A couple of weeks ago I gave my first “Pizza with the Principal”. I modeled it after one given by a colleague who is principal at a local middle school. (He does a great parent meeting.) It was an evening event, just an hour. I did it for the parents who work all day and are unable to attend most daytime school events. The presentation was largely about helping our children be more successful students but also more successful people by teaching them that the effort they put in can affect outcomes. I had alot of support. PTO bought the food and everything we needed to make it a social event. The plant manager set up the auditorium with tables and chairs. One of our yard aides came and showed a movie in the library for the children who came along with their parents. Our coordinator set up the screen, projector, and computer and procured a movie for the kids.
Many of the parents thanked me after the event for holding it in the evening. One fifth grade parent mentioned she has never been able to attend any of her child’s school events because she works downtown and can’t get back in time for them.
It made me think about the way we structure our school days. Realizing that the current school day and the school year was established back when many lived and worked around agricultural seasons. The September to June schedule made sense. But I wonder if it still does. What is best for children today? What will our infrastructure support? The large urban school district where I work recently conducted a very large survey of families and employees about preferred schedules. There were some pretty big changes set forth. In the end, we decided on much the same schedule we’ve had for years now.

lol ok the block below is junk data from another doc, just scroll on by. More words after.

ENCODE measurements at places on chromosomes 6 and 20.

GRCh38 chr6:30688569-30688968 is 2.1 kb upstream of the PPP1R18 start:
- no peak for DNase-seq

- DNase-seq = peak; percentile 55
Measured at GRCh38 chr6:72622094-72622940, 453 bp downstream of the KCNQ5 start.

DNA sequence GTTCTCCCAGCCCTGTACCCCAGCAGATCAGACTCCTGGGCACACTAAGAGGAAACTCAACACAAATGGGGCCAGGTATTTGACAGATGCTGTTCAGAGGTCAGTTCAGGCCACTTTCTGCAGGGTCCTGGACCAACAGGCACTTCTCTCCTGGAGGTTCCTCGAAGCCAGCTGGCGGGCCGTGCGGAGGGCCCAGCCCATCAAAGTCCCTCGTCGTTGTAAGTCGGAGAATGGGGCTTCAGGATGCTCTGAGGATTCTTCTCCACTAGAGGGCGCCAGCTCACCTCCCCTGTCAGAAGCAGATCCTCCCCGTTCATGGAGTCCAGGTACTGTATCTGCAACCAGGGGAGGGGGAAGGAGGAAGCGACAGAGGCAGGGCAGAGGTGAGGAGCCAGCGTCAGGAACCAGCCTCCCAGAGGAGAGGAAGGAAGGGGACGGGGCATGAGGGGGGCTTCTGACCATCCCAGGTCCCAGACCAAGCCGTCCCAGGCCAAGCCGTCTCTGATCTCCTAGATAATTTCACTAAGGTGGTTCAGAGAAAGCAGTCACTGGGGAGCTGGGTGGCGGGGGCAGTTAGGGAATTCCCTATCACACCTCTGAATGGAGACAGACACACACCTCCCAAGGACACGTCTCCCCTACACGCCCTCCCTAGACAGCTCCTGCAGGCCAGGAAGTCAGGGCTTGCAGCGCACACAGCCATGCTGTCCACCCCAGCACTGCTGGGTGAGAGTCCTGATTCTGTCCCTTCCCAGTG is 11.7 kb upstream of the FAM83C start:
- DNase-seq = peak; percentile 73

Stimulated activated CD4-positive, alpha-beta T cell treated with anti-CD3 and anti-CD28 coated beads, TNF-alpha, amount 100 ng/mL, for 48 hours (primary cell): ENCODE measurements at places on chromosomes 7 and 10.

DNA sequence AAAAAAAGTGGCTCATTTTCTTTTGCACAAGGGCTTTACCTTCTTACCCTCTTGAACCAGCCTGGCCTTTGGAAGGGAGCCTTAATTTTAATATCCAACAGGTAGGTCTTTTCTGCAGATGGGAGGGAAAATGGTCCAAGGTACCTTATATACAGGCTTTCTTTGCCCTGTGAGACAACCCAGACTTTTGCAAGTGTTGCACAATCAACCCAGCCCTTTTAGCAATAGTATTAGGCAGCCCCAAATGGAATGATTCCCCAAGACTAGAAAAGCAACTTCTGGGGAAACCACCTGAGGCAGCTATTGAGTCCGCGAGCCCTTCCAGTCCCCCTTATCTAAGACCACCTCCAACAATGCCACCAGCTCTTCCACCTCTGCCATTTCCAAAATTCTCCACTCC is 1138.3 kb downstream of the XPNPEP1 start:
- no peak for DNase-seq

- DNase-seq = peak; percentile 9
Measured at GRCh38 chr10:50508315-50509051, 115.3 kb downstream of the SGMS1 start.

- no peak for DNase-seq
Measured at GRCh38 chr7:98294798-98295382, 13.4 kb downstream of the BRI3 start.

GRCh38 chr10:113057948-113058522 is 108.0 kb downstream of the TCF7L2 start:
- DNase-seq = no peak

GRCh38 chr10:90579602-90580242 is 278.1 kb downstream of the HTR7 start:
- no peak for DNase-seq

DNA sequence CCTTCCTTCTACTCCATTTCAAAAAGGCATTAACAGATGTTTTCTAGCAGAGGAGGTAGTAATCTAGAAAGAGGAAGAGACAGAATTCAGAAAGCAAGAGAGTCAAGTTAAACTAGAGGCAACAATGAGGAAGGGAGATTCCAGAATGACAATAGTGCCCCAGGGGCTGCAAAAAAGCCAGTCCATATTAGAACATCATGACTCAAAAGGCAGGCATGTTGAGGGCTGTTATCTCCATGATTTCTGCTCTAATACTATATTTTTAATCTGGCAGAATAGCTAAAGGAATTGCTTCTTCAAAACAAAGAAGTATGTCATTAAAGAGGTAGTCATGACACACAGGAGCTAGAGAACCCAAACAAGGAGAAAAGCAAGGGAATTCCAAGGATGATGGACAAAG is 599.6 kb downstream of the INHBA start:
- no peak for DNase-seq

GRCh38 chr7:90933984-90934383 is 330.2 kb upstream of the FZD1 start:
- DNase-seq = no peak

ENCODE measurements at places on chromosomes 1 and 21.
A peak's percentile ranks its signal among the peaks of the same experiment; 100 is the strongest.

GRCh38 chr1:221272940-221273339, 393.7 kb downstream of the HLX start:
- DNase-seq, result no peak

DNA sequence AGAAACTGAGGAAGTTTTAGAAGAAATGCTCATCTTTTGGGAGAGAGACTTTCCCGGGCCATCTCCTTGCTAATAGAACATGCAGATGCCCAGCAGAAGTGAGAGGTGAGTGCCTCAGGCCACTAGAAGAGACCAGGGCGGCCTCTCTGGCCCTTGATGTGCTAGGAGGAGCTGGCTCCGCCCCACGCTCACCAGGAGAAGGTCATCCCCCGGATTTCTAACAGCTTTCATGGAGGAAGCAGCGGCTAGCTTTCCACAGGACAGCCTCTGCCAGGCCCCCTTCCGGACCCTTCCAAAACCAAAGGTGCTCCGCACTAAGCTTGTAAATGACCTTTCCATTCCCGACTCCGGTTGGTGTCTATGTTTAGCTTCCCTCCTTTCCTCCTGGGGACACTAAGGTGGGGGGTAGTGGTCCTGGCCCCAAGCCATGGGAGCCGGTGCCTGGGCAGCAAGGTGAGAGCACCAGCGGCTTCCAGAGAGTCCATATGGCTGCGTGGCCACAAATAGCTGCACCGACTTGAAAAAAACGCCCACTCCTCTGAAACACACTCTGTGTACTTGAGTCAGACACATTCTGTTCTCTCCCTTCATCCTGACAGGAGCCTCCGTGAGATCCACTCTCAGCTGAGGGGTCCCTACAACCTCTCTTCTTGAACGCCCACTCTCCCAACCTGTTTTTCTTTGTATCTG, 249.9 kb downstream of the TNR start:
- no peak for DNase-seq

I may not be able to change the school year or school day, there is much involved in making something like that happen. But for now, I’ll do what I can to accommodate families and the children we serve. An evening meeting? Simple.
Writing Process Reflection:
I did a lot of reading of blogs this morning. (Thanks to Fran McVeigh for this process reflection idea.)
The day rolled out. Lots of things to be done. End of the day, a trip to school to write and record my Sunday evening call to families, quick grocery trip. Ran into one of our moms gathering groceries for the week. Back home realizing I have to blog. Only 2 hours left to figure it out, write it, revise, edit, publish and post. Sit down. “What are you going to write about?” someone asks. “I don’t know yet,” I say as I open the computer. Mind says – what will come readily? I have been thinking about parents and how much goes into raising a child. I make a decision and begin. This post is the result. I got to the paragraph about the past and don’t have lots of time to research and fact check, so I revise and fix it up to say what I feel confident and comfortable with. Add questions rather than asset facts I don’t have time to check. Find some visuals on google images. Upload. Reread, revise a little more. And now… publish and post to TWT. Thank you Two Writing Teachers for a place to share this work, a reason to do it and colleague-friends who read and give feedback and elevate.